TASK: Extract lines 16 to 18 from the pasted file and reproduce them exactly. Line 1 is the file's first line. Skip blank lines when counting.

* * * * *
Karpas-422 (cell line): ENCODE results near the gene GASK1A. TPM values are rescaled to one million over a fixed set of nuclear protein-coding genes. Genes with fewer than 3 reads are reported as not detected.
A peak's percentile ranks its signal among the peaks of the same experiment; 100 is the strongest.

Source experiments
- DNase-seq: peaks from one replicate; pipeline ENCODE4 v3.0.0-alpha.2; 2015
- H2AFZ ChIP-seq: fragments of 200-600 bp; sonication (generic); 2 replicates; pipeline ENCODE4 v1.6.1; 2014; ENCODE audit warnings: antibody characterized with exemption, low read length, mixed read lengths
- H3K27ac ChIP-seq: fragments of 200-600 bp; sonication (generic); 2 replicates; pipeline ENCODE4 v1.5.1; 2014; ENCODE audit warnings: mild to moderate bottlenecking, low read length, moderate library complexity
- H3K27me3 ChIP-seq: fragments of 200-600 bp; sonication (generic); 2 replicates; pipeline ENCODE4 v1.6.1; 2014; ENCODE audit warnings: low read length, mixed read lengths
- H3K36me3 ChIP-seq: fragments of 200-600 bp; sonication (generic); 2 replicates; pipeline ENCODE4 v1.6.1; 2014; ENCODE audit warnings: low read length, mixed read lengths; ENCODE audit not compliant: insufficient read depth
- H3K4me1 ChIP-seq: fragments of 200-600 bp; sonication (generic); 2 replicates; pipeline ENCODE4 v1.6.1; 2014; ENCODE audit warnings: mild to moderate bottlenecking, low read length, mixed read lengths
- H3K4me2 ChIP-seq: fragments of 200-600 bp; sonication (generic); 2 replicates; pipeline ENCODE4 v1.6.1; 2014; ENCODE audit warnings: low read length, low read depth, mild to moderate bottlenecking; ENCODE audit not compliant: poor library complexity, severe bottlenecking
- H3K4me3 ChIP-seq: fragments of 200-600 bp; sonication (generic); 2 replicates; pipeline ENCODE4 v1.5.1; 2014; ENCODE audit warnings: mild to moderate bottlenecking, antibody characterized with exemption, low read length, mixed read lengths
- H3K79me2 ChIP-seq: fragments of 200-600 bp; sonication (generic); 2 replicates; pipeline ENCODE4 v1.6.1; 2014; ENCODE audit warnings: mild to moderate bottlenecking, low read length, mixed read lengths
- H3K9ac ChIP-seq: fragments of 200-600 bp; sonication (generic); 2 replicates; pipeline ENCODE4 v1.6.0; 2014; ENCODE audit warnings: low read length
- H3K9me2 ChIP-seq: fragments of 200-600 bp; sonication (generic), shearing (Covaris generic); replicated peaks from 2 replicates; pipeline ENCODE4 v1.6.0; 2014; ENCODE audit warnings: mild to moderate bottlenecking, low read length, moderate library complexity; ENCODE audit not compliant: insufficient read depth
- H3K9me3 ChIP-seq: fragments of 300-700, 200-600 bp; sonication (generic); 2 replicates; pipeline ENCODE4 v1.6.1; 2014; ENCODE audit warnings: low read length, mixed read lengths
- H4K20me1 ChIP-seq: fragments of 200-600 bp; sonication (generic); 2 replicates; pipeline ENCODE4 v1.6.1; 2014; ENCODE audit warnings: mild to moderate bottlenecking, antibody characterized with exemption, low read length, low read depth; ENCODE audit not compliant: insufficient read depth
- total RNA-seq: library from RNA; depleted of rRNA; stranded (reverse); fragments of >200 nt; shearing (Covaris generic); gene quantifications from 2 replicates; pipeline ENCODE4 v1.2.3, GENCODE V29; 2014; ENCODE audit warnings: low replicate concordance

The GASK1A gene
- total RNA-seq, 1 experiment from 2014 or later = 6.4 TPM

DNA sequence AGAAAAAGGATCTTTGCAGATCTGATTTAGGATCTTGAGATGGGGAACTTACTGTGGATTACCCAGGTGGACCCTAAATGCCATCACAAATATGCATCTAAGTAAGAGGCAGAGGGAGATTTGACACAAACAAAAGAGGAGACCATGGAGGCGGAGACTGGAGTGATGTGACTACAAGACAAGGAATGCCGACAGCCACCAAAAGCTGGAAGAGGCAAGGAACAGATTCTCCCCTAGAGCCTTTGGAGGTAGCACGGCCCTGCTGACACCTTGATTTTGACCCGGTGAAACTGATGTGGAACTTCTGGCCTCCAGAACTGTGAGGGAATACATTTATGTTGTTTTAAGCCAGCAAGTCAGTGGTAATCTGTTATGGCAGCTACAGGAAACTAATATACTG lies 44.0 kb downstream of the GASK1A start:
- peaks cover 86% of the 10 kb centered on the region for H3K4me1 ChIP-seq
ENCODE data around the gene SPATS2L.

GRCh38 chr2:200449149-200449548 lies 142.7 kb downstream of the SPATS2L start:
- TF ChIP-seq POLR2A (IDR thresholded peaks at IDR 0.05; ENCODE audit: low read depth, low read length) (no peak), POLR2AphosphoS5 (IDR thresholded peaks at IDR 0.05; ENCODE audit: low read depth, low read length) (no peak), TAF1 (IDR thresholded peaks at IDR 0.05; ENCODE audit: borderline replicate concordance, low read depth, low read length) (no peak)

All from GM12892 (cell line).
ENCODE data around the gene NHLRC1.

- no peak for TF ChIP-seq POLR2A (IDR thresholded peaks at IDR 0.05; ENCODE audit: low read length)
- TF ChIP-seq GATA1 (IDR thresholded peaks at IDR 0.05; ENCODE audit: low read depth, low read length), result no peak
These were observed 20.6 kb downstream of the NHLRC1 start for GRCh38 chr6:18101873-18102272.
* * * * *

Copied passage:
- H4K20me1 ChIP-seq: fragments of 200-600 bp; sonication (generic); 2 replicates; pipeline ENCODE4 v1.6.1; 2014; ENCODE audit warnings: mild to moderate bottlenecking, antibody characterized with exemption, low read length, low read depth; ENCODE audit not compliant: insufficient read depth
- total RNA-seq: library from RNA; depleted of rRNA; stranded (reverse); fragments of >200 nt; shearing (Covaris generic); gene quantifications from 2 replicates; pipeline ENCODE4 v1.2.3, GENCODE V29; 2014; ENCODE audit warnings: low replicate concordance

The GASK1A gene